Church: and that it was his business to fight to protect them from
being led astray by false shepherds.
in any way, except that every member of Christ's faithful has an obligation
to proclaim and defend the Apostolic Tradition. This is first entered into
at Baptism and is what the anointing at Confirmation
is all about. The "priesthood common to all
believers" carries this obligation and duty. The laity should not just
passively listen and accept whatever the hierarchy say. They have a crucial
role in preserving and passing on the Apostolic Tradition. When the
Patriarch Nestorius publicly rejected calling Mary the "God-bearer" (Theotokos)
he was booed out of his Church by the congregation.
Understandably, but wrongly, the hierarchy are not very enthusiastic about the laity exercising this role. The Bishops like to think that they always know best, though manifestly they often have not done so in the past: and that the role of the laity is just to do and believe as they are told. This is to entirely forget the prophetic charism that always operates within the Church, orthogonally to Her hierarchical constitution.
What I am trying to say is that I think that I have some kind of obligation to defend the Gospel and to oppose error within the Church, as well as I can, even if that error is rooted at the highest levels. It is not good enough to just give up, walk away and form myself some comfortable spiritual hermitage. This isn't true just of myself, or of some sub-set of the laity, but of all the laity: though most would either deny it or claim to be incompetent to fulfil it.Visible Community of Faith, and that, at least legally and formally, this Apostolic Fellowship is continued into the present as the (mostly Eastern-) Orthodox and (mostly Western-) Catholic Church.
Another obvious question is, why not simply look to where one could do the most good, and leave the difficulties of the Catholic Church to Almighty God? I suppose that I don't have any problem with this, as long as it doesn't entail me reneging on my membership of the Catholic Church. I have tried to play a useful role in the Latin Mass Society, Quest and the LGCM, but been given short shrift each time.
However, there is a mistake here. The organization guilty of this abomination is the set of fallible human beings that presently constitute the Catholic Hierarchy: Pope Benedict XVI; Cardinals Law and Murphy O'Conner [at the time this article was originally written] and the rest of the sorry lot. It is not the Catholic Church - the Body of Christ - that is guilty of the outrage. The hierarchy is not identical with the Church. Not even the Platonic Form of the Ideal Hierarchy is equivalent to the Church, still less any actual set of sinners that happen to pastor Christ's Faithful at any particular time! To leave the Church because of the wickedness of the present leadership is inappropriate.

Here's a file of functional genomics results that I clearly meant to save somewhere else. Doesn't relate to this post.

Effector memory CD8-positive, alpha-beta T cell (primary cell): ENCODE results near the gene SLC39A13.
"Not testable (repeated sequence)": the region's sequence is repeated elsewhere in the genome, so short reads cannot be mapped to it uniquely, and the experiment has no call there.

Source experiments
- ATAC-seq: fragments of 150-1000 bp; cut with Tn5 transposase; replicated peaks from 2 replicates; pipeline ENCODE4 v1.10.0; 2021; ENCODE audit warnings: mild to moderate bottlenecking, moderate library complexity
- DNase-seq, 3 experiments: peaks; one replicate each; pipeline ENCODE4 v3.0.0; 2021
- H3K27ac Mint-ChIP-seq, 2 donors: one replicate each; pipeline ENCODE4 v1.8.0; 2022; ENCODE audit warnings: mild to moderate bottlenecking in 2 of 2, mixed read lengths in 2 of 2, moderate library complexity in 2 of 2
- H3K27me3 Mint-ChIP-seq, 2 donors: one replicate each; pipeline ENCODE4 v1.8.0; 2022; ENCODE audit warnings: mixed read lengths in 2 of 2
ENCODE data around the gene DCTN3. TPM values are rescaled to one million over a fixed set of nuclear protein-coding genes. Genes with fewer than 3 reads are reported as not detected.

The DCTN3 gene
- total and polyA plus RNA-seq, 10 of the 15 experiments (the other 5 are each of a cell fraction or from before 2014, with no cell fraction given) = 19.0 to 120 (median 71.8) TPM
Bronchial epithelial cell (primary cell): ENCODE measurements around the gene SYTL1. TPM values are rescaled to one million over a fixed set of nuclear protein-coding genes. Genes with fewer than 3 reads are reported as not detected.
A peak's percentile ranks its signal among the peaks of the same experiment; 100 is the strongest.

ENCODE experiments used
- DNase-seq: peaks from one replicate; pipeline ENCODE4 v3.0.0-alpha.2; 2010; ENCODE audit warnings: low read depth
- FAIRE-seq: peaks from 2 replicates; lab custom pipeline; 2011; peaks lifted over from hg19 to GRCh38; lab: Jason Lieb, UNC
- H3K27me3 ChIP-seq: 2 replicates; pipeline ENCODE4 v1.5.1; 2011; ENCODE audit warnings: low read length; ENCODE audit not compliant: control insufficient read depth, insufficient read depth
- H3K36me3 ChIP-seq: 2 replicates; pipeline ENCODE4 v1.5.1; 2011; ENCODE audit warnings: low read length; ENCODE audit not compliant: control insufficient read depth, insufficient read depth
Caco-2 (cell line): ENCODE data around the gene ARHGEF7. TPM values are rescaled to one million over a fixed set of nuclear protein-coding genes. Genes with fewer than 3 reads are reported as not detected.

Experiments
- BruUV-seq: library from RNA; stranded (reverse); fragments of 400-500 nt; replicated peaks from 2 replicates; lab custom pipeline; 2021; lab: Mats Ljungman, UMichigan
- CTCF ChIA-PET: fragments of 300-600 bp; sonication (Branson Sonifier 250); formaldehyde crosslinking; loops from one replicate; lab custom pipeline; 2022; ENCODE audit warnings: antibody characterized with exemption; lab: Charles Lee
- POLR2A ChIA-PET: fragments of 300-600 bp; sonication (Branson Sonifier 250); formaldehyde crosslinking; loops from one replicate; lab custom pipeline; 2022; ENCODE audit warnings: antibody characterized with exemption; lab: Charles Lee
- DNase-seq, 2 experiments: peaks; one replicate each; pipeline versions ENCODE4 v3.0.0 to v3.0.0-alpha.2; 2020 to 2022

The Church is not a human institutionIf the Church was just a sort of human club or "voluntary association", then this would be a sensible response. After all, such a society has as its life and norms whatever activity and policy is decided by its executive committee: that is all. Even if, like the Latin Mass Society, it has a constitution that supposedly limits the power of the leadership, the leadership is generally able to ignore or "re-interpret" this so long as the membership do not notice, do not care, or acquiesce. In the end, if one doesn't approve of the policies adopted by the leadership then one either protests and is expelled or resigns one's membership.
However, the Church is no such thing. While from a sociological perspective She is just such a "voluntary association", from a theological perspective She is much more. Those who exercise leadership have no ability to redefine Her objectives or purpose and are all directly answerable to a higher authority: God. The pope is the "Servant of the Servants of God" and, in a sense, is answerable to the laity whose interests he has the primary duty to uphold and advance. If the hierarchy of the Church fail in their mission of demonstrating and defending the Apostolic Tradition of God's Kingdom of Love and Justice then it is they that have failed: not that Tradition, not the Gospel, not the Church.
The importance of not allowing evil to triumphTo separate oneself from the Church when the hierarchy fail is to loose faith in the power of God to preserve and reform His Church. It is to allow evil to triumph, even if the Powers of Hell could prevail against the Kingdom of God's Friends!
This scandal is only one of manyAs a final word on the topic, I must point out that the "pedophile priest cover-up" is only one scandal among many at the present time. The hierarchy is also guilty of:
while in theory claiming to be the Sole Church of Christ,
causing a great deal of confusion in the process!
worship should be
devout, dignified, beautiful, inspiring and moving, but it
is not so. Thank God there are exceptions if you look for them and
don't just acquiesce in the mediocre
norm. There are a few good priests who maintain a degree of integrity,
orthodoxy and dignity in their ministry. Not all the laity are ignorant,
servile, or rebellious.